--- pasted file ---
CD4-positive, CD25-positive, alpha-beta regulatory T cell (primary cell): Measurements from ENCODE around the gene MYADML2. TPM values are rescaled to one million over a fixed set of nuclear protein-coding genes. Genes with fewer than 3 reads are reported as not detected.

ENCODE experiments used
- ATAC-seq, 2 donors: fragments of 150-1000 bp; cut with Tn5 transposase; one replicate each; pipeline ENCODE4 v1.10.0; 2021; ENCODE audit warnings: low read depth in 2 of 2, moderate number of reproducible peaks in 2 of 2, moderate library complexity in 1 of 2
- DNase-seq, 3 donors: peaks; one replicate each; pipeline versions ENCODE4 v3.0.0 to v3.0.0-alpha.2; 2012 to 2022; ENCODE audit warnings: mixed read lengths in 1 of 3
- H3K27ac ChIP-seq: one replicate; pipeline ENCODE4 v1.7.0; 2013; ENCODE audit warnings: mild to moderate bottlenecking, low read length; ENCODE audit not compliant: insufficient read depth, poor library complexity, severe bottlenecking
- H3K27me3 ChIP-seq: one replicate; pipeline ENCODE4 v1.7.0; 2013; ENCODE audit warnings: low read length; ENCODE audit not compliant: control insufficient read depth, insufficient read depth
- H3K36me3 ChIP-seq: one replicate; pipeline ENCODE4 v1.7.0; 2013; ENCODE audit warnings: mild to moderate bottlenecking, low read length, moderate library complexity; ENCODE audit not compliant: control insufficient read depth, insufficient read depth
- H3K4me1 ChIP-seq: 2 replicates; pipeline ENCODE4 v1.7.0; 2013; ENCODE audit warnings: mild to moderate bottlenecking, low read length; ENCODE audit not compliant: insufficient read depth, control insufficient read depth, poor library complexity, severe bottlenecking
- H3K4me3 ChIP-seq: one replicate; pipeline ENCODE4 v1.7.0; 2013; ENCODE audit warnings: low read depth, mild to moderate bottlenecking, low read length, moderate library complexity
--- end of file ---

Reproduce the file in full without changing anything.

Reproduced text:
CD4-positive, CD25-positive, alpha-beta regulatory T cell (primary cell): Measurements from ENCODE around the gene MYADML2. TPM values are rescaled to one million over a fixed set of nuclear protein-coding genes. Genes with fewer than 3 reads are reported as not detected.

ENCODE experiments used
- ATAC-seq, 2 donors: fragments of 150-1000 bp; cut with Tn5 transposase; one replicate each; pipeline ENCODE4 v1.10.0; 2021; ENCODE audit warnings: low read depth in 2 of 2, moderate number of reproducible peaks in 2 of 2, moderate library complexity in 1 of 2
- DNase-seq, 3 donors: peaks; one replicate each; pipeline versions ENCODE4 v3.0.0 to v3.0.0-alpha.2; 2012 to 2022; ENCODE audit warnings: mixed read lengths in 1 of 3
- H3K27ac ChIP-seq: one replicate; pipeline ENCODE4 v1.7.0; 2013; ENCODE audit warnings: mild to moderate bottlenecking, low read length; ENCODE audit not compliant: insufficient read depth, poor library complexity, severe bottlenecking
- H3K27me3 ChIP-seq: one replicate; pipeline ENCODE4 v1.7.0; 2013; ENCODE audit warnings: low read length; ENCODE audit not compliant: control insufficient read depth, insufficient read depth
- H3K36me3 ChIP-seq: one replicate; pipeline ENCODE4 v1.7.0; 2013; ENCODE audit warnings: mild to moderate bottlenecking, low read length, moderate library complexity; ENCODE audit not compliant: control insufficient read depth, insufficient read depth
- H3K4me1 ChIP-seq: 2 replicates; pipeline ENCODE4 v1.7.0; 2013; ENCODE audit warnings: mild to moderate bottlenecking, low read length; ENCODE audit not compliant: insufficient read depth, control insufficient read depth, poor library complexity, severe bottlenecking
- H3K4me3 ChIP-seq: one replicate; pipeline ENCODE4 v1.7.0; 2013; ENCODE audit warnings: low read depth, mild to moderate bottlenecking, low read length, moderate library complexity